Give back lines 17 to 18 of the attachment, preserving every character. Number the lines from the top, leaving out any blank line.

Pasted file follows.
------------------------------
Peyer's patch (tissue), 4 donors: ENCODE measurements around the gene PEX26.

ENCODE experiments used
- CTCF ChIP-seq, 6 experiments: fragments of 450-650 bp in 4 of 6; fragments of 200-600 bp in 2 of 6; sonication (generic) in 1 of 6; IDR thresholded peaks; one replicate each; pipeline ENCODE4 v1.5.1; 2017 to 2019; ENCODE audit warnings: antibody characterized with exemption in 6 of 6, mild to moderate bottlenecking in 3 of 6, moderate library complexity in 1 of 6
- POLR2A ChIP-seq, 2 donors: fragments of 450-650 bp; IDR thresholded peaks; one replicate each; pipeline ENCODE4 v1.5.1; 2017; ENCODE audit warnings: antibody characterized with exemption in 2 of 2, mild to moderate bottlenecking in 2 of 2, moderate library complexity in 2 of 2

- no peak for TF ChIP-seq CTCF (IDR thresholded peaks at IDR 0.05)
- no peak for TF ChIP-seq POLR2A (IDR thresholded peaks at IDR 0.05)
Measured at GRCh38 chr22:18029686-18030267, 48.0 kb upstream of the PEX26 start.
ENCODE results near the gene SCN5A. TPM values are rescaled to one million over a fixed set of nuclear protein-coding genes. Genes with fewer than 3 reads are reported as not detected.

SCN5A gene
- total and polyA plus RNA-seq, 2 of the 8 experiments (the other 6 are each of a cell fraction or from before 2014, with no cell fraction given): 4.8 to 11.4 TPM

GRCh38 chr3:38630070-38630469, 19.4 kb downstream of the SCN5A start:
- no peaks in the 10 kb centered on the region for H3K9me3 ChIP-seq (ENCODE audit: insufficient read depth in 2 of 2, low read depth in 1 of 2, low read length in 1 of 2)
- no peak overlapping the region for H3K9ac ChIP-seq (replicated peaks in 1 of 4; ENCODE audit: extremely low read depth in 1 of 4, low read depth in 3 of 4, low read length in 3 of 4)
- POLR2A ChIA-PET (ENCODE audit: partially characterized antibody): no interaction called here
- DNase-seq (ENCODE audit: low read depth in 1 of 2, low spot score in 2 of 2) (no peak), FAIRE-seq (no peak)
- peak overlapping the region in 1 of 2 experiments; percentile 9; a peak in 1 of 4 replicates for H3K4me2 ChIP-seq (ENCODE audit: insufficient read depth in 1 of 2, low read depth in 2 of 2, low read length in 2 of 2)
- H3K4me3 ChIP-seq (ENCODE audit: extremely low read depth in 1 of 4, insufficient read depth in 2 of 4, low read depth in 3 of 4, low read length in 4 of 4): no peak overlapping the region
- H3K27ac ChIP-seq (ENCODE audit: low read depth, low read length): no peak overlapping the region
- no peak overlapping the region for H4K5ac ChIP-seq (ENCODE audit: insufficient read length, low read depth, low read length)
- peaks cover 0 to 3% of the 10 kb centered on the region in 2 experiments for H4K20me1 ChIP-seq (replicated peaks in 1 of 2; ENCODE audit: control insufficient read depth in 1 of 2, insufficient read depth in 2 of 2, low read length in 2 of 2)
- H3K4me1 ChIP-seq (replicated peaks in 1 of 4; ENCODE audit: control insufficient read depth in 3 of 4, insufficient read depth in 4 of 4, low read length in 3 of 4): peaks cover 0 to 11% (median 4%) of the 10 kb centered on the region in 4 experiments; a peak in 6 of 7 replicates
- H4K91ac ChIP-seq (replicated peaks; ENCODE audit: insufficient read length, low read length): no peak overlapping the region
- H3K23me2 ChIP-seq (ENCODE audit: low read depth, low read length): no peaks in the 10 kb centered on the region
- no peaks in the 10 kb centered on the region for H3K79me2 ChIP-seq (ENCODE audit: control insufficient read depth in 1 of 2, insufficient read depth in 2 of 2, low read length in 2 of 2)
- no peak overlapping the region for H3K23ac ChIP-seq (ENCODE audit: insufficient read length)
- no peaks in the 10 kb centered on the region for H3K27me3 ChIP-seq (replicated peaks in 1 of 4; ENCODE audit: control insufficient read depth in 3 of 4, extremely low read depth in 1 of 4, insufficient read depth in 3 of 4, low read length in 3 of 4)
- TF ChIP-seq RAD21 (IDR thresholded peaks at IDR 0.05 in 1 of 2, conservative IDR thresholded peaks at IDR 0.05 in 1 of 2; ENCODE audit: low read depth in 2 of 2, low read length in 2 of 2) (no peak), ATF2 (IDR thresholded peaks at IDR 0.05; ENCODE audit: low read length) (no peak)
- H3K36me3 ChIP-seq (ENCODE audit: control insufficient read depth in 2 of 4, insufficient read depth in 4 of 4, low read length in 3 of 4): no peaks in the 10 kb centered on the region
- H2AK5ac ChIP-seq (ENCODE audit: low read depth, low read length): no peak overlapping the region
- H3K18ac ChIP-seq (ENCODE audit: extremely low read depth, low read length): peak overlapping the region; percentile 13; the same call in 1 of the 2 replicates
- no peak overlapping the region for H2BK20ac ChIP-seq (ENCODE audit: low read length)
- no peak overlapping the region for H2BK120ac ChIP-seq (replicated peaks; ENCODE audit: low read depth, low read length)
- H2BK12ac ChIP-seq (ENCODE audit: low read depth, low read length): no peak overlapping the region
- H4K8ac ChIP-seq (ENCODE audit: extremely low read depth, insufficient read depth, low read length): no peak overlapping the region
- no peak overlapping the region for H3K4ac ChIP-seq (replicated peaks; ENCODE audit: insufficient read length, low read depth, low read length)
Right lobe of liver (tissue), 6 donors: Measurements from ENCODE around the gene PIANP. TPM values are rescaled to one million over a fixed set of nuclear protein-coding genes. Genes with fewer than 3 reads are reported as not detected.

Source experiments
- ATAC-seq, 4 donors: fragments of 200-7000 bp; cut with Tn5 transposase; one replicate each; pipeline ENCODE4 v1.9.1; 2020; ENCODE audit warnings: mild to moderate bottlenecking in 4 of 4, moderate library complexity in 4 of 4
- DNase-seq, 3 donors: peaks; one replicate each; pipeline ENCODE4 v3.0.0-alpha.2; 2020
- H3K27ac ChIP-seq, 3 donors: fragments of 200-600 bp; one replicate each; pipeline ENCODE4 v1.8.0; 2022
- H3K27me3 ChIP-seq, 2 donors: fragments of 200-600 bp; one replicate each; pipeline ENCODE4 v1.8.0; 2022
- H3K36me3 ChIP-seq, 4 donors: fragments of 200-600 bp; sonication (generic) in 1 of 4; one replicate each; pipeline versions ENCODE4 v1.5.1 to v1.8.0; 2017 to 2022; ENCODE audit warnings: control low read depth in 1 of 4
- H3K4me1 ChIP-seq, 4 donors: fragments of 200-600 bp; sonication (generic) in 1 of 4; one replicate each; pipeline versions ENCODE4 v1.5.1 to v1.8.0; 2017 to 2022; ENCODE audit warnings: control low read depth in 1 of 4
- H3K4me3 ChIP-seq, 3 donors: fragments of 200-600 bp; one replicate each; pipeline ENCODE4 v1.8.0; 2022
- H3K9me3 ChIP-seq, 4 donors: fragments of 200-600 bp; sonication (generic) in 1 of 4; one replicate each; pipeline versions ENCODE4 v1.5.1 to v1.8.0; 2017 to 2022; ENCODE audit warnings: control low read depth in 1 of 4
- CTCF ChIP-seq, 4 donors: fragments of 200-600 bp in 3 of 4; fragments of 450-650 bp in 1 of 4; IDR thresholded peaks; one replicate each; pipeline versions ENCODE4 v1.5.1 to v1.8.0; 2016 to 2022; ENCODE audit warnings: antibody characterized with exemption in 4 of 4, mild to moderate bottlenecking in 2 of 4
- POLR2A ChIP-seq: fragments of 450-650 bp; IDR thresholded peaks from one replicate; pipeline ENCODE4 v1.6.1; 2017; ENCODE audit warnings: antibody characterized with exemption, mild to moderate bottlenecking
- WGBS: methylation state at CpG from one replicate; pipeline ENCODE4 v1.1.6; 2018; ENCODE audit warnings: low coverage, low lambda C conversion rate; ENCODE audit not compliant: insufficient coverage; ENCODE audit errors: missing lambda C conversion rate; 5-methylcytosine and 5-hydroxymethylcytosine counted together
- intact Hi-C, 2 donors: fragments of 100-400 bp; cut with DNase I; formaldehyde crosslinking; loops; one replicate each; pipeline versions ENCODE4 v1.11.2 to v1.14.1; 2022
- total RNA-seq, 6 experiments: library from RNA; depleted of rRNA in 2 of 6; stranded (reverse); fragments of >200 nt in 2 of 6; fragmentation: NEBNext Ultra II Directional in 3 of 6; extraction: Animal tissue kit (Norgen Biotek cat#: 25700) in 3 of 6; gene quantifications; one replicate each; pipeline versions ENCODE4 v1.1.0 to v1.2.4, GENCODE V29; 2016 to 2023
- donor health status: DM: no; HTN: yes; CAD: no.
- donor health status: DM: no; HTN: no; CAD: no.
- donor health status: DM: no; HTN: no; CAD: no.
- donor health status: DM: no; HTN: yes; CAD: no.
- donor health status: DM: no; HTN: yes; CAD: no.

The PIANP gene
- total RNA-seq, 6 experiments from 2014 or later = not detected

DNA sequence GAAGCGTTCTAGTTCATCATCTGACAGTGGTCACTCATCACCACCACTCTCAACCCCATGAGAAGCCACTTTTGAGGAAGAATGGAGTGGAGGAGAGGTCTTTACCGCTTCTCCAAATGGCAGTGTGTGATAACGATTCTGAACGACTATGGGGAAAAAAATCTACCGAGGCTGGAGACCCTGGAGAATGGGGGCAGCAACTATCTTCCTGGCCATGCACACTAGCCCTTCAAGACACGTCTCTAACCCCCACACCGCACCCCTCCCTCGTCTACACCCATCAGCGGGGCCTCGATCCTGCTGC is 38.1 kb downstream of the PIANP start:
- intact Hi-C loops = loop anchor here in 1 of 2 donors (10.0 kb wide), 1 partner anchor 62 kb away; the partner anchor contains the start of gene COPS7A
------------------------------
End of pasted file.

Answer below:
- H3K4me3 ChIP-seq (ENCODE audit: extremely low read depth in 1 of 4, insufficient read depth in 2 of 4, low read depth in 3 of 4, low read length in 4 of 4): no peak overlapping the region
- H3K27ac ChIP-seq (ENCODE audit: low read depth, low read length): no peak overlapping the region